These days, in the landscape of splintered target audiences and narrow genre classifications, it’s rare for a pop recording artist to command the attention of the public eye with the same fervor that fans brought to Elvis, the Beatles, Bowie or even Michael Jackson. But Taylor Swift may be the present-day exception. And, in a twisted example of life imitating art, her recently self-imposed “dark” makeover has fittingly brought an increasing number of disturbed stalkers into what’s left of her personal life. At least three major stories have surfaced of frustrated men looming with the threat of rape, obsession and murder. To combat this growing problem, the superstar’s concert at California’s Rose Bowl this past May implemented a digital kiosk system that employed biometrics to identify any faces that have previously been confirmed at potentially dangerous.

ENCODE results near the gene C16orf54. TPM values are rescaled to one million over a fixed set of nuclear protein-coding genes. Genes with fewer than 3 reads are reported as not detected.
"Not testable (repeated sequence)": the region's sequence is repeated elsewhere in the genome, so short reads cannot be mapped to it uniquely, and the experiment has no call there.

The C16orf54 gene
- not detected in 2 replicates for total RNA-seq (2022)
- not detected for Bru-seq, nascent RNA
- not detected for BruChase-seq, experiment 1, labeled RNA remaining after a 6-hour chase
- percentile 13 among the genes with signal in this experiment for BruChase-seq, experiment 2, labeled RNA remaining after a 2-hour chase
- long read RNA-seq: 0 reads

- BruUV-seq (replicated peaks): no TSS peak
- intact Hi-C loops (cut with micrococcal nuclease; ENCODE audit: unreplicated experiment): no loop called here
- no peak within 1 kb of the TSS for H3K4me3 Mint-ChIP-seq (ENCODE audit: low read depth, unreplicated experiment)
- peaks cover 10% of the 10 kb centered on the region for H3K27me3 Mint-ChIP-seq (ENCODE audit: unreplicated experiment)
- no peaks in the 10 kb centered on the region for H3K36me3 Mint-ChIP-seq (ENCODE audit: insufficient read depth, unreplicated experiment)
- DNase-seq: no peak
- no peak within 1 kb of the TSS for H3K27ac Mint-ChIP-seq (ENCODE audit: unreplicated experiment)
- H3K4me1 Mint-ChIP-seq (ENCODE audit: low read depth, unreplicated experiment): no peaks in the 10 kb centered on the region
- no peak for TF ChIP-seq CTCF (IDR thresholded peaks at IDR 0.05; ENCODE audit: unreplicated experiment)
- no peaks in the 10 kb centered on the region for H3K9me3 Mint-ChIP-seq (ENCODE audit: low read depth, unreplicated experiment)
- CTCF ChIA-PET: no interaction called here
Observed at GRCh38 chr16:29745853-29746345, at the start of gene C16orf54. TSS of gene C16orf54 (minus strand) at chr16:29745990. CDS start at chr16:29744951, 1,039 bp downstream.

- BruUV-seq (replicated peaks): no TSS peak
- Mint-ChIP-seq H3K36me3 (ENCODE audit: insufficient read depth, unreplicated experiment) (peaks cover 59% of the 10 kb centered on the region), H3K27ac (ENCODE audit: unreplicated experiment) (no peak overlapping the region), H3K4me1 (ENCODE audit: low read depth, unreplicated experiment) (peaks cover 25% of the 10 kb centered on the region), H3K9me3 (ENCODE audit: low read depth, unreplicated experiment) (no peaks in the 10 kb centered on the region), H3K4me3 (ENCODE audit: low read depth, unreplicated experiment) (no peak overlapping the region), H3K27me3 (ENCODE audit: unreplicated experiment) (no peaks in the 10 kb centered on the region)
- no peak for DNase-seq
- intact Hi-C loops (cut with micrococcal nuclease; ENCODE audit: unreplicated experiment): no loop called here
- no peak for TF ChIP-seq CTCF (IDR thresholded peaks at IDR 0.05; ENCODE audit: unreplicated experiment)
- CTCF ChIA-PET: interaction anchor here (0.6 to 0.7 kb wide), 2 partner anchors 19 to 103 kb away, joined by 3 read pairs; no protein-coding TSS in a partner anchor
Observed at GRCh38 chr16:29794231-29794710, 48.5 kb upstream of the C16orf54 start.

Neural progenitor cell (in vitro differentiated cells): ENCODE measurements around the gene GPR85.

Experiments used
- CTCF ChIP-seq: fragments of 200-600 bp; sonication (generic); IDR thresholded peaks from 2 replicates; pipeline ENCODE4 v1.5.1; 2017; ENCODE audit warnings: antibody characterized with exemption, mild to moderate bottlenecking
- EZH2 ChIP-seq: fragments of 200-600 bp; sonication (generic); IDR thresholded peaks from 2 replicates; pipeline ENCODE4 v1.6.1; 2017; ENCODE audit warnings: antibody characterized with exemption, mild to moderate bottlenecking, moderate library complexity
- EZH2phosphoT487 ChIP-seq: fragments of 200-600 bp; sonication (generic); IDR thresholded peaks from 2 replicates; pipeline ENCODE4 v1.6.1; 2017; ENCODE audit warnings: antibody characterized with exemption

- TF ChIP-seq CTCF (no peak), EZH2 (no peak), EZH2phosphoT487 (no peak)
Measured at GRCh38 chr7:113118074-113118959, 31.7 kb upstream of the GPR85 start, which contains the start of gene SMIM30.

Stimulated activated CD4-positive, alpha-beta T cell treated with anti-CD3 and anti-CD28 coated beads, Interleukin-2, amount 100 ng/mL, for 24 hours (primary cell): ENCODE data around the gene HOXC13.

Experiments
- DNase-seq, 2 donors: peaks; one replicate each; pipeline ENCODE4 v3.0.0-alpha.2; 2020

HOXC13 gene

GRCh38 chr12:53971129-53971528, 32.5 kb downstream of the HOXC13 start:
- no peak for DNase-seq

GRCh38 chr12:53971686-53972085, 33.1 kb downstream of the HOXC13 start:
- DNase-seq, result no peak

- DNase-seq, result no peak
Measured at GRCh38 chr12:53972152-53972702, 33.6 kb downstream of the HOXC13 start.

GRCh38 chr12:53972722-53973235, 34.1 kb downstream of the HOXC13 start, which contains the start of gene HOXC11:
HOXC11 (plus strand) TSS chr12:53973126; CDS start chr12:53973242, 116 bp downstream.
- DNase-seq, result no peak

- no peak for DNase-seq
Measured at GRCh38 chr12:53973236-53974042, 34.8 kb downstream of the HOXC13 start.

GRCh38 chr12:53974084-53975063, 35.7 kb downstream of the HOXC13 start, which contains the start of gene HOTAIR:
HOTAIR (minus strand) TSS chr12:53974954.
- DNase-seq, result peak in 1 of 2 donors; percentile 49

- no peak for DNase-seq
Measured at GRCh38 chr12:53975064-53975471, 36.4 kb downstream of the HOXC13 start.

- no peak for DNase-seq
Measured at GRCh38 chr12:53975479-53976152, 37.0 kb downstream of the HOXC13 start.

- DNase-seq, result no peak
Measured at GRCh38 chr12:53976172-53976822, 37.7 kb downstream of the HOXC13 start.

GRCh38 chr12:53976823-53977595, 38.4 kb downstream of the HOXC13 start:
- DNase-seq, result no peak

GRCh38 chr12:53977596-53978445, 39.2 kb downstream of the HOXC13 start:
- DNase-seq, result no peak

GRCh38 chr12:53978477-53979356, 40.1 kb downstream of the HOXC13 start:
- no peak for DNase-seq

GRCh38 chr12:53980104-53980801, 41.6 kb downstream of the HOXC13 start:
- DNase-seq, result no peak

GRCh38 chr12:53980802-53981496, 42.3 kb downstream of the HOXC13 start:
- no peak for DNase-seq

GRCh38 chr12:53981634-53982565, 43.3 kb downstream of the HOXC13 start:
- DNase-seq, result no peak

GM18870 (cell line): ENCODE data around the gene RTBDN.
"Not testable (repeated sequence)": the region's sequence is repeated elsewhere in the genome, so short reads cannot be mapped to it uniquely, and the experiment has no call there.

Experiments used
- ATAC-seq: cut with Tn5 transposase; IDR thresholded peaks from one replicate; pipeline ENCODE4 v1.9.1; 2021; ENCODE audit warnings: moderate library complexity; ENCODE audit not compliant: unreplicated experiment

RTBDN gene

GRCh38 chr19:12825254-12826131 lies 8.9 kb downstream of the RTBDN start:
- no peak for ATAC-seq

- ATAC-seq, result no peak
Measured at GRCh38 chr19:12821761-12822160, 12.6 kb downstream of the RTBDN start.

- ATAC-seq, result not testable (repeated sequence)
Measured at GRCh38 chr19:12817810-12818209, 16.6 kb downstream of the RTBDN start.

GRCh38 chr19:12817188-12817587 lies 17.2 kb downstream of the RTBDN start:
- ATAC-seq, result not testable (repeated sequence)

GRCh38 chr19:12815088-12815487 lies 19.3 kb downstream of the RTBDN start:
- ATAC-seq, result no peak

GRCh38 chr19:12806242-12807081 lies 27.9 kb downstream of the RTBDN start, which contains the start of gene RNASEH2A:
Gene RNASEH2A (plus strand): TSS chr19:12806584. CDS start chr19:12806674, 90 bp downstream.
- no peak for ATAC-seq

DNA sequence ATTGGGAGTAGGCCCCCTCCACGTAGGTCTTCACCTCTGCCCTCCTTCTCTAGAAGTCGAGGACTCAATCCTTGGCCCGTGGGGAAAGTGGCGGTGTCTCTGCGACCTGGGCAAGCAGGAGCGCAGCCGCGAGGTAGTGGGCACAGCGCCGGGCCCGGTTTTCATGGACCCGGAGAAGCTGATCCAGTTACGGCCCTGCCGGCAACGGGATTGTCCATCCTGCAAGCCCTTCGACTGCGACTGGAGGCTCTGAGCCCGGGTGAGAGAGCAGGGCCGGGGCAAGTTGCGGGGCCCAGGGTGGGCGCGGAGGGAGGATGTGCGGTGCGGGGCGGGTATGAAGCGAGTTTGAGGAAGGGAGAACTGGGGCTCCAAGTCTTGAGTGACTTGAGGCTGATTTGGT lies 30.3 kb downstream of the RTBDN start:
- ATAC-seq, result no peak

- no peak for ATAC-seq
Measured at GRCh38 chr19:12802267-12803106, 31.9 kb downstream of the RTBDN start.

According to what concert security expert Mike Downing told Rolling Stone, Rose Bowl attendees that paused at the kiosk, which was cycling through highlights of rehearsal footage, were instantly scanned, and their biometric data was then sent to be cross-referenced with a database of known stalkers at a “command post” in Nashville, Tennessee. See video below:
As with any use of facial recognition, concerns arise over privacy. However, the law favors the artist here as concerts are technically private events, and almost any form of surveillance is fair game in the name of safety. But who exactly owns those facial images, and how long can they be kept on file in said database, especially if there is no prior history of wrongdoing?
This is really the extent of any privacy concerns as it is doubtful that the photos are simply deleted and disappear into the digital ether once the concert wraps. That said, this is one of the more practical uses of facial recognition in recent memory. Refreshingly, it isn’t for analytics or sales trends, but rather to protect someone the public loves.